Latest Intel, AMD chips will only run Windows 10 ... and Linux, BSD, OS X


Re: Unless you are Really Big Biz this...

"Or trying to stop 'svchost.exe' from using all the RAM and CPU for no effing reason."

OMG - I thought I was the only one who had that problem! Yep, every week or so it takes 50% of my cycles for 16 or 20 hours at a time, even with the network unplugged. What the hell is it doing?

PC pioneer Gary Kildall's unpublished memoir revealed


Re: Back when BIOS was actually useful

I wrote a CP/M BIOS at least three times, and it always contained quite a lot of I/O code, including video unless it was just talking serial to a terminal. It had to do all the low level disk control. The example BIOS in the CP/M documentation was just a bare bones guide, capable of serial IO but not disk IO. That you had to do yourself.

US military tests massive GPS jamming weapon over California


Not a TOTAL surprise

The scale of this may be new, but they've been playing with it for years. I was out exploring back roads in the Panamints when suddenly my GPS told me I was 300 feet below sea level just east of the Bahamas. I was concerned for a while until I remembered that China Lake was just over the mountains to the west. At least they gave out a warning this time.

Microsoft's done a terrible job with its Windows 10 nagware


Re: I actually had trouble getting the Windows 10 nagware to show up

Are we supposed to be impressed?


Mexican Coke, yes! It's made with sugar, not high fructose corn syrup. Worth the price.

Feds look left and right for support – and see everyone backing Apple


Re: Anybody can crack an iPhone, if they have I.C.E. technology

Not so. There are security flags in all micros to disable memory read and verify, clearing which usually requires dissolving off the plastic and lasering a track on the IC. Without that you may be able to hook up an ICE - assuming you can somehow attach it to a BGA package with inaccessible pins - but you won't be able to dump the code. Modern micros with a JTAG interface have a non volatile flag that disables JTAG and can only be cleared by a bulk erase. Apple would be fucking incompetent if they didn't activate these hardware protections.

Tandy 102 proto-laptop still alive and beeping after 30 years, complete with AA batteries


Tandys all around

I've got a Tandy 102, in full working order. Lovely keyboard. I use it occasionally for taking notes on a trip, because the battery life is so much better than my laptop. I even hacked the hard coded '19' in the ROM so that it displays the year correctly.

More obscure, I have a "Radio Shack TRS-80 Pocket Computer", otherwise known as a Sharp CE-122, complete with printer docking station. It's also in working order, though the one-line LCD has started to go black along the top edge.

Mozilla: Five... Four... Three... Two... One... Thunderbirds are – gone


I just wish I could have back the Firebird I had five years ago, without the calendar and eventware and all the other bloatware "features" I never use and can do without. About once a week I get an update in the morning that bricks it until another update arrives in the afternoon. Sometimes it locks up for five minutes or more and can neither be killed nor awakened. Seriously, give me a stripped down version and leave it the fuck alone. If it's losing its bug-inserters - sorry, development team - that can only be a good thing.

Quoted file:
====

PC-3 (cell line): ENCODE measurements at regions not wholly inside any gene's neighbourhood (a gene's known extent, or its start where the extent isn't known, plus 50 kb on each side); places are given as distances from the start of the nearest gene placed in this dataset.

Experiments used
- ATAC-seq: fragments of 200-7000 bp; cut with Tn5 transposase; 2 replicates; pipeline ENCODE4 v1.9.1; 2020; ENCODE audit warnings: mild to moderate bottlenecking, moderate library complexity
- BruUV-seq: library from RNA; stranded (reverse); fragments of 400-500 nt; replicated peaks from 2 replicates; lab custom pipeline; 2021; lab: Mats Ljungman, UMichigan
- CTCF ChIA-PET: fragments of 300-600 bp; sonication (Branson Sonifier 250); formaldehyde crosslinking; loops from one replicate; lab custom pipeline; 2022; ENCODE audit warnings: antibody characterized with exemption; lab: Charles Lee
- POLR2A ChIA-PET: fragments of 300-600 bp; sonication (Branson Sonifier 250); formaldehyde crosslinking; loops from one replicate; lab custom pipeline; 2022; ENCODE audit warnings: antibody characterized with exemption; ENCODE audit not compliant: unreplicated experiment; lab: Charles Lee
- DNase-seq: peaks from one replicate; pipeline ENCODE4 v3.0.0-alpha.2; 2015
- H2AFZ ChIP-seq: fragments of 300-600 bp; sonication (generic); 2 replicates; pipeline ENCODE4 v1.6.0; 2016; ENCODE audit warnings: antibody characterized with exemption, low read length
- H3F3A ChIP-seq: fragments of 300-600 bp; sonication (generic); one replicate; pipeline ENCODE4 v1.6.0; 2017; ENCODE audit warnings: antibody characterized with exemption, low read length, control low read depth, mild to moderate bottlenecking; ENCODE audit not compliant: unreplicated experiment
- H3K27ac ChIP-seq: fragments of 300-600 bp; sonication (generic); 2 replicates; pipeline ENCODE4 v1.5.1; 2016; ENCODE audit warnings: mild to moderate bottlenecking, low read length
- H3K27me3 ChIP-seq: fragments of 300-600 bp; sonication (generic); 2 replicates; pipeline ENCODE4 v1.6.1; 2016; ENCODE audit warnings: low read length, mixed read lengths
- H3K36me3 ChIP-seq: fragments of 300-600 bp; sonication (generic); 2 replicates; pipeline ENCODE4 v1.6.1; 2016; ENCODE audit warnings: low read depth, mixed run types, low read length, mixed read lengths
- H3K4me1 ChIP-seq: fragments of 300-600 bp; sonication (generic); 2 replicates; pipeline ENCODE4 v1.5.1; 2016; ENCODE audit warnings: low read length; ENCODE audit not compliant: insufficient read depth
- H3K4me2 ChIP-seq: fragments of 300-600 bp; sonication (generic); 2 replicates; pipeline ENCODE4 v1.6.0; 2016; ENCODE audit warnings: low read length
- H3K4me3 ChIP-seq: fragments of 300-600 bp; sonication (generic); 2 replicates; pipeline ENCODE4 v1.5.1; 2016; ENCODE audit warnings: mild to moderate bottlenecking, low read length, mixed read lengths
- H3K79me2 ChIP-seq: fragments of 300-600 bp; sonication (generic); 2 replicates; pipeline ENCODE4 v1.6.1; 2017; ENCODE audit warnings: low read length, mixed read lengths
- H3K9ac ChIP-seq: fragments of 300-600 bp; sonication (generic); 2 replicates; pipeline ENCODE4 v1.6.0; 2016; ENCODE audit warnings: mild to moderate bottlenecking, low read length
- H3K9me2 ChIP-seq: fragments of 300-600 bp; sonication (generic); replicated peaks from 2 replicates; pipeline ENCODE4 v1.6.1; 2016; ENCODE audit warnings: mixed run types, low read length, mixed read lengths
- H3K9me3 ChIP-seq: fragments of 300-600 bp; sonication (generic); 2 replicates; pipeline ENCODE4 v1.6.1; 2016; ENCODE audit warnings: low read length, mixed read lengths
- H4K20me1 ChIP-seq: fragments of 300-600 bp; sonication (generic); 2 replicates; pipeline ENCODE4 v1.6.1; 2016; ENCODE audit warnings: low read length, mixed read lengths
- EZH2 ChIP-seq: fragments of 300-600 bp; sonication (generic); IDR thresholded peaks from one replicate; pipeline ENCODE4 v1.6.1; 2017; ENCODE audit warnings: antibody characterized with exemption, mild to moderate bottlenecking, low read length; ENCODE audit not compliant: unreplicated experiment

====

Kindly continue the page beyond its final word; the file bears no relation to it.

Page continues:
Trident test-shot startles West Coast Americans


Re: "was visible all the way from Northern California"

I live in Nevada (Las Vegas). I wasn't looking at the time this shot went off so I didn't see it, but launches from Vandenberg AFB, which is about 300 miles away, are easily visible here. The first time I saw one it was close to 11pm, but the smoke trail was lit up by the over-the-horizon sun. It went so high it could probably have been seen from Texas.

IT contractors raise alarm over HMRC mulling 'one-month' nudge onto payrolls


Re: Pick up your laptop and walk

In spite of some reverses lately, America is still a free country - though not as profitable for contractors as it formerly was, since the large influx of H1B Visa holders has had the intended effect of depressing salaries and contract rates.

I've never regretted leaving Britain, aside from the lack of Marmite and newspapers with actual news over here.


Re: Not about IT?

Not a chance! This is a Conservative government you're talking about. The idea that they'd do this to help the working poor is completely unbelievable. Besides, the article remarks that IR35 isn't working and the number of PSCs is increasing, so we know perfectly well that "helping" people is the very last thing on their mind. And by the way - since it's a CONSERVATIVE government doing it, it's pretty clear that the wealth floor has increased to the point that they now consider IT contractors to be the working poor.

Shoe stores top US credit card EMV-ready leaderboard of fail


What is this "shift of liabilities" of which you speak? When I used to accept credit card payments, if a customer complained of fraud (usually a lost card), the bank's first action was to yank the money back instantly out of my merchant account and tell me about it later. Even when I had paper to prove the customer was a lying sack of shit they never gave the money back, claiming that a few hundred dollars was "too small a transaction" to bother about.

On the other side of the coin, when someone on the other side of the world charged a plane ticket to one of my cards, the bank (hello, HSBC!) took 8 weeks to refund the transaction and then had the nerve to make me pay the merchant discount.

Bank liability? I don't even think they've heard of it.